In the 21st century the sad fact is that power has moved on up, beyond Government to the global corporations who contemptuously toss a few thousand dollars here and there to the buy the support of political parties for their projects: the Ecclestons, and the Enrons, and the Exxons and no doubt, if they were to land and offer intergalactic backhanders, the Klingons.

So there we have it. Our living planet is to be crucified on the cross of corporate greed, having been sold by for a fistful of silver dollars by the people we elected.

And here we are, in the shadow of this massive horror, in Conference to plan how to gather a few more votes that will take us one step closer to the great day when the first Green MP dons her ceremonial wetsuit and sploshes off to take her seat in a House of Commons dominated by some future brain dead Government which is still in thrall to its paymasters, the global corporations.

At times like this we remember the immortal words of the Major in Fawlty Towers:

"Why do we bother, Fawlty?"("I didn't know you did Major")So why do we bother? Is there any hope? Can we turn the tide?

I have been sustained over the years by a quote from the great Fritz Schumacher of Small is beautiful fame, who said, "We must do the right thing, and not bother our heads over whether or not we will be successful, because if we do not do the right thing we will be doing the wrong thing, and will be part of the problem, not part of the solution".

But there are reasons for hope over and above Schumacher's moral theorem. One lies in the indefinable quality that we call human spirit. Another lies in something called social catastrophe theory. But here I am going to concentrate on the finite nature of the oil reserves themselves, combined with the nature of the market.

Each and every oilfield has a production cycle with a beginning, a middle and an end.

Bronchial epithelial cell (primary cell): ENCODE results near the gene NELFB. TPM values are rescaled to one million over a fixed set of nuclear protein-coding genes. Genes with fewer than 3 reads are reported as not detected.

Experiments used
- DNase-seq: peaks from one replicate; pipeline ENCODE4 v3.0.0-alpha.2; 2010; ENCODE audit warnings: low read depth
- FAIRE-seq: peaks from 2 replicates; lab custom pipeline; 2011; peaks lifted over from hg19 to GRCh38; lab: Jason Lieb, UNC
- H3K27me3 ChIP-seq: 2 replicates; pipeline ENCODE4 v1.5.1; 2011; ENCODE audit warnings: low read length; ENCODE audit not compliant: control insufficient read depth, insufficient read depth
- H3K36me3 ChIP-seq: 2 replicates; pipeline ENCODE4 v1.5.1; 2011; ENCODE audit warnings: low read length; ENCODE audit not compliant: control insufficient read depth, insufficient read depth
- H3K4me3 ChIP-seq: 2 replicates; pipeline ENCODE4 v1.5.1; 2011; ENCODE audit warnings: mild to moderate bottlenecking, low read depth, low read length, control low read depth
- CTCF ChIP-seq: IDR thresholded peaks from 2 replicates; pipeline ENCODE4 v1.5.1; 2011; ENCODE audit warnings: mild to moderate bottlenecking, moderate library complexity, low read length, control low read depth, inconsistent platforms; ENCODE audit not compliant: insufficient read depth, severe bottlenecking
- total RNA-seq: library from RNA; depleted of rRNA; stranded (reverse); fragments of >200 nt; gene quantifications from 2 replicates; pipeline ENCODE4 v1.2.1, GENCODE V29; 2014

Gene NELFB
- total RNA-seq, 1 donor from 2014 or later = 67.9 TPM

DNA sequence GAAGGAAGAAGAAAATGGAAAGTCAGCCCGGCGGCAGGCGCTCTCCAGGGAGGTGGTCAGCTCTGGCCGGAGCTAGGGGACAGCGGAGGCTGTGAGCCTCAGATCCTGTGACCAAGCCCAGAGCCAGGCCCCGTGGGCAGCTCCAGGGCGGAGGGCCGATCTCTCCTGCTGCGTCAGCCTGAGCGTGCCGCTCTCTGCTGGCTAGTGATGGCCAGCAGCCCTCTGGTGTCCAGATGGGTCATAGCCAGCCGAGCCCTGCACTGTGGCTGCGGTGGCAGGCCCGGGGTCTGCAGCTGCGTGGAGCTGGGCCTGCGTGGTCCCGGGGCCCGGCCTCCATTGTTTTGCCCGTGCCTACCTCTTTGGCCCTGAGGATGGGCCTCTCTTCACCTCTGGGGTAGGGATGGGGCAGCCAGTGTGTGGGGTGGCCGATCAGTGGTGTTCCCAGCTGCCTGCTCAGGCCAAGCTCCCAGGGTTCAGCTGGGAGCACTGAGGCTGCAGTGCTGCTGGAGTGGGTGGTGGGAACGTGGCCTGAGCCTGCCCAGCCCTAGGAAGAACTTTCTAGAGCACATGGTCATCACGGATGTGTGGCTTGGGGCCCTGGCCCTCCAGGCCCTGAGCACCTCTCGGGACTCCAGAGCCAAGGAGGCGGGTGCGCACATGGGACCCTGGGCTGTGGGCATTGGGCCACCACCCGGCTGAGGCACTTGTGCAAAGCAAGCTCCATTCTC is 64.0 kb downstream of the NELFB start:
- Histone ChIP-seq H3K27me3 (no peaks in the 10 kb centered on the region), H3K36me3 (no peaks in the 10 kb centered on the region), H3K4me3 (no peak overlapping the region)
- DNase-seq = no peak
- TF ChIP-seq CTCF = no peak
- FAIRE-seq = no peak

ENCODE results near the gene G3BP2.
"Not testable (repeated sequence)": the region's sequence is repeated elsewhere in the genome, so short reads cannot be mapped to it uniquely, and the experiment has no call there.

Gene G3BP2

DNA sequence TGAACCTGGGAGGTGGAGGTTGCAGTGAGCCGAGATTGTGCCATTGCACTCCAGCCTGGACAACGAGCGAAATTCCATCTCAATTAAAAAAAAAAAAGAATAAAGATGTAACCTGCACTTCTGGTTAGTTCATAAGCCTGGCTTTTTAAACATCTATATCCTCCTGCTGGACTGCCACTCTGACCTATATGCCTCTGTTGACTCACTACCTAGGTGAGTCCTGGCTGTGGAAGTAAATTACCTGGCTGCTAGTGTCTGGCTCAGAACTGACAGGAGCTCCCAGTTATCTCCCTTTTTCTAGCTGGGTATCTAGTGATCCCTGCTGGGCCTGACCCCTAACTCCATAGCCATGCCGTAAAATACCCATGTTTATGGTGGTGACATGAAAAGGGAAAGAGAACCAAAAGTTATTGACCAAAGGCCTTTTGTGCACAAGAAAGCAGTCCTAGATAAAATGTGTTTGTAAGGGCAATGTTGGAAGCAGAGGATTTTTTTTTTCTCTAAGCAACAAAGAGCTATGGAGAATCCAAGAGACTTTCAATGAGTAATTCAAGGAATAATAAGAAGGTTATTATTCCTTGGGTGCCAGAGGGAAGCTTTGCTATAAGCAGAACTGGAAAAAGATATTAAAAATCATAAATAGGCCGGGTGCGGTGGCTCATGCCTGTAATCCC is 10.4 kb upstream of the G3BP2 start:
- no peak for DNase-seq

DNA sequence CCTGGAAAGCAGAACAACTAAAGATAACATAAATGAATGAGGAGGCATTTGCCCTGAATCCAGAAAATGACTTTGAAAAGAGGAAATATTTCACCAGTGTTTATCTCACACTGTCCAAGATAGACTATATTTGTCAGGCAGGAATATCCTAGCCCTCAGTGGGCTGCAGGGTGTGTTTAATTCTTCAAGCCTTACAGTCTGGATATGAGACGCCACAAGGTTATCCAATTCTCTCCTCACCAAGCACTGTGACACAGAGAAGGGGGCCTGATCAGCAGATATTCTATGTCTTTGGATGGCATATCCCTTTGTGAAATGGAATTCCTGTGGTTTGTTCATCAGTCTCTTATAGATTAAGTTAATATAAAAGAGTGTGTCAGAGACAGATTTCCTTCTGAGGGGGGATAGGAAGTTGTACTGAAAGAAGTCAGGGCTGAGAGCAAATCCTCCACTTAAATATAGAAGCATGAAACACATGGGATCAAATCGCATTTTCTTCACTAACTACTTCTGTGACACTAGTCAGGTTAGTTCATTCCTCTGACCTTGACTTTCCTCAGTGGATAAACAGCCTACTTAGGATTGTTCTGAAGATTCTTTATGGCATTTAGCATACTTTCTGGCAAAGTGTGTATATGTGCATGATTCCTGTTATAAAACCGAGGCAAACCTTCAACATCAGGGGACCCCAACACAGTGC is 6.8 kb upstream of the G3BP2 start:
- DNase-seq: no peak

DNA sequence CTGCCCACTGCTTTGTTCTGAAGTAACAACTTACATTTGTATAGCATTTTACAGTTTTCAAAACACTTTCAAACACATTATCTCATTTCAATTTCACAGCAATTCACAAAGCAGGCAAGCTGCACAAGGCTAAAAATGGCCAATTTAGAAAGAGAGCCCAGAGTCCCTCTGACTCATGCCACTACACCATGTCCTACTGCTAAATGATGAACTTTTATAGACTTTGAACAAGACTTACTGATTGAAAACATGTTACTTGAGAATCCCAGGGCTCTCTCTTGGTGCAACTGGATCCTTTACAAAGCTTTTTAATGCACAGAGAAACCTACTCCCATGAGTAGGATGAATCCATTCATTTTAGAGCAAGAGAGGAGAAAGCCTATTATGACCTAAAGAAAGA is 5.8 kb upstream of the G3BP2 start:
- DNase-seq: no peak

Production rises, peaks and falls in a bell shaped curve. The production of any given oilfield can be predicted with a fair degree of accuracy. The American fields peaked in 1970, and in the USSR the peak came soon after. For global oil production, the peak is predicted to come sometime between 2007 and 2020, with the smart money riding on the earlier date. This peaking of world oil production is known as the Big Rollover - and it is predicted to arrive sometime in the next sixteen years.

Please note, we are not talking here of "running our of oil". There will still be oil in the ground, and production will continue, but it will be harder and more expensive to get at. The crucial point is that the rate of supply will fall.

Now any skoolboy kno that when demand goes up and supply goes down, the price goes up. Economic growth needs a continuing growth in demand for oil. So when the supply of oil begins to fade, up goes the oil price, and down will go economic growth. The oil price takes everything else with it, because oil is the bloodstream of the economy. The rest I leave to your imaginations. Inflation, hyperinflation, currency instability, confidence crashes, recession, depression, great depression, financial collapse - you name it. The military have an expressive word that covers it. Embuggeration.

Except that it is not that funny, because the last time we had a great economic depression, we got world war two. The Pentagon has been sniffing at the question of global warning, and has been growling about nuclear war as a possible consequence. If Kuwait was Oil War one, Operation Iraqi Liberation is oil war two, and unless we get some radical changes in international governance, it will not be the last.

We will all have our work cut out to avoid this scenario. But it can be done.

So, in a nutshell, money drives growth, which drives consumption, which uses oil, which damages the planet. But when oil production begins to fall, money collapses. When that happens, we have to start rebuilding the economy from scratch - and therein lies our opportunity. Without centralised money, we will need local production of water, food, fuel, shelter, waste disposal and services. We will need to think in terms of systems theory to build local democracies. We will need to relearn out how to govern ourselves with justice and equity, learning from the mistakes of the current age. We will be in a period of green growth, when activity to heal and protect society and environment will undergo rapid and sustained expansion. We should start drawing up our political strategy for the post-rollover scenario immediately.

Crisis for grey economics is opportunity for green economics. The Green Party and the larger Green Movement cannot stop the tide eroding the sandcastle built by the global economic foolishness, but we certainly can get ready to start building a far better structure when the tide begins to go out.

Richard Lawson is a member of the South West Green Party and a Green Party spokesperson at national level.